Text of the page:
In the past, boycotts of offensive shows have proven to be effective. Targeting the advertisers of sleazy shows has cut the number of sponsors, and with it, advertising revenue. A number of shows have been pulled off the air over the years using this technique.

Undoubtedly it will need to be used again.

It’s worth remembering why On Line Opinion’s founder Graham Young created the site. As Graham explains in a post on Ambit Gambit, Online Opinion emerged from the debate over Pauline Hanson and One Nation. Young believed that Hanson and her supporters were being unfairly silenced:

… the problem was that people refused to engage with people with whom they disagreed, and worse, denigrated them and denied them the right to hold their opinions. With the cultural megaphones of broadcast and print media in the hands of the elites this created enormous tension which erupted in One Nation. (As a result of the One Nation phenomenon and the movement it forced in public discourse, one can now see similar tensions building up on the left).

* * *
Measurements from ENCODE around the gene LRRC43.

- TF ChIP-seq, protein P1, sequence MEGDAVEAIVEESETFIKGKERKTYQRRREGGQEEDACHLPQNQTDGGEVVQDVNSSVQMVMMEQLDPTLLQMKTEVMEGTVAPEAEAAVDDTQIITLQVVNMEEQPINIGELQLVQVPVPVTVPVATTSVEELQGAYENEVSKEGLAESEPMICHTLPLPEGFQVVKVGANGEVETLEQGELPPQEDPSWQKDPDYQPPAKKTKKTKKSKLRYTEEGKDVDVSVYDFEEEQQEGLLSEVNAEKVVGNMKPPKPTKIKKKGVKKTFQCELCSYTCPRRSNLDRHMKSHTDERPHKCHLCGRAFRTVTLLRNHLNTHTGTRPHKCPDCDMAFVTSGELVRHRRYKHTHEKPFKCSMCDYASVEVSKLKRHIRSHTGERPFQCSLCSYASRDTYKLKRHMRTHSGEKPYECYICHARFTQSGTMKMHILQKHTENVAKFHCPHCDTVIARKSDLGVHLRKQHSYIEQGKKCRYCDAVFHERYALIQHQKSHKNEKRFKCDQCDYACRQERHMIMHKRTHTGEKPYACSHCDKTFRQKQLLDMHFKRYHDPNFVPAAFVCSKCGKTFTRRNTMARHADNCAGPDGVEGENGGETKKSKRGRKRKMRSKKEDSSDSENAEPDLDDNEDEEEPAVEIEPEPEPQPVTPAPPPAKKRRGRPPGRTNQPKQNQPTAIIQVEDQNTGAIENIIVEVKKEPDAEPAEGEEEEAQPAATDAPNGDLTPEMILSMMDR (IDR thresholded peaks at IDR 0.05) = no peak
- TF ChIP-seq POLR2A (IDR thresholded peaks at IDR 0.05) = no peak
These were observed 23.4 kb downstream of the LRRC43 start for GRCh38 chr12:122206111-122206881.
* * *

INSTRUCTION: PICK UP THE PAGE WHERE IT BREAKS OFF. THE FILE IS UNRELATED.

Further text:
On Line Opinion was an attempt to level the playing field, at least in one corner. Our underlying proposition has always been that no matter how wrong it might be, you are entitled to hold a particular opinion, and to personal respect, even if the opinion might be seen by many as objectionable.

The idea of personal respect is important because it points towards an understanding of what free and open public debate requires. When debating with people whose views you don’t share, you have an obligation to treat them with respect and take their opinion seriously. It means not calling them liars, insisting that their views are the result of a hatred or a mental disorder or accusing them of holding views they have never expressed.